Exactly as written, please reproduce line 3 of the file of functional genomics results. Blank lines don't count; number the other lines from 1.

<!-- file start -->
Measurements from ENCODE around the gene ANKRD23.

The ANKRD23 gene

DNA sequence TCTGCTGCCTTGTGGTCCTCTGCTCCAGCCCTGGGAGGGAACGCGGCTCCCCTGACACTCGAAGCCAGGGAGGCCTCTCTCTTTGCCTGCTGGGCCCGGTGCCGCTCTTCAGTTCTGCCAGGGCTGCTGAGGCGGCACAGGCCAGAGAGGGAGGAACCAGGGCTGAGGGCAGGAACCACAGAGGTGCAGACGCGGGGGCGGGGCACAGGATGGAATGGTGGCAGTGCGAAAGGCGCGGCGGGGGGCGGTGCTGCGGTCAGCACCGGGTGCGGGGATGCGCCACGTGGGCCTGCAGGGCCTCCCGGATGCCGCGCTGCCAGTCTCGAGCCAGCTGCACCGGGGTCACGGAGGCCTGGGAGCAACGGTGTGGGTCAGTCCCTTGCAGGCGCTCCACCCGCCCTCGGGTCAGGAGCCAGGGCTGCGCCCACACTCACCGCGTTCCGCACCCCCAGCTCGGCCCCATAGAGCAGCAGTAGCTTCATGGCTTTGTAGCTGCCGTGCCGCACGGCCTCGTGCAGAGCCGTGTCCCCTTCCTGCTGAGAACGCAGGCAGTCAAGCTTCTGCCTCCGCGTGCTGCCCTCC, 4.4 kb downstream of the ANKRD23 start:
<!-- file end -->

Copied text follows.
DNA sequence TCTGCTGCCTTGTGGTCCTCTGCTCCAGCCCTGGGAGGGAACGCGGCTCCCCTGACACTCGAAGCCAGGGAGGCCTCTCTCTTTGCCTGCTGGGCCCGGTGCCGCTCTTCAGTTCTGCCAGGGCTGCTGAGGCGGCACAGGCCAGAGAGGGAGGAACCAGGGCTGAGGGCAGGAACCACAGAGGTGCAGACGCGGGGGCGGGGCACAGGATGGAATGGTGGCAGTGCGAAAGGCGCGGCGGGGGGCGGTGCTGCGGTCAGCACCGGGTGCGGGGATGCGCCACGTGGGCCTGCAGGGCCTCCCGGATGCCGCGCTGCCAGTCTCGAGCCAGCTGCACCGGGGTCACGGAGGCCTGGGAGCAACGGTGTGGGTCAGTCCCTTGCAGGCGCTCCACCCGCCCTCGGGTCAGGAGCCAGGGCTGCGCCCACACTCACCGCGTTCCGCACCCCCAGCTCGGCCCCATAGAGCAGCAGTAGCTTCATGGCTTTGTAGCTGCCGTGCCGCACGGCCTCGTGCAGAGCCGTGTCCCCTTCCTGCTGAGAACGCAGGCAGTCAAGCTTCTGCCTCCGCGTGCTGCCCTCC, 4.4 kb downstream of the ANKRD23 start: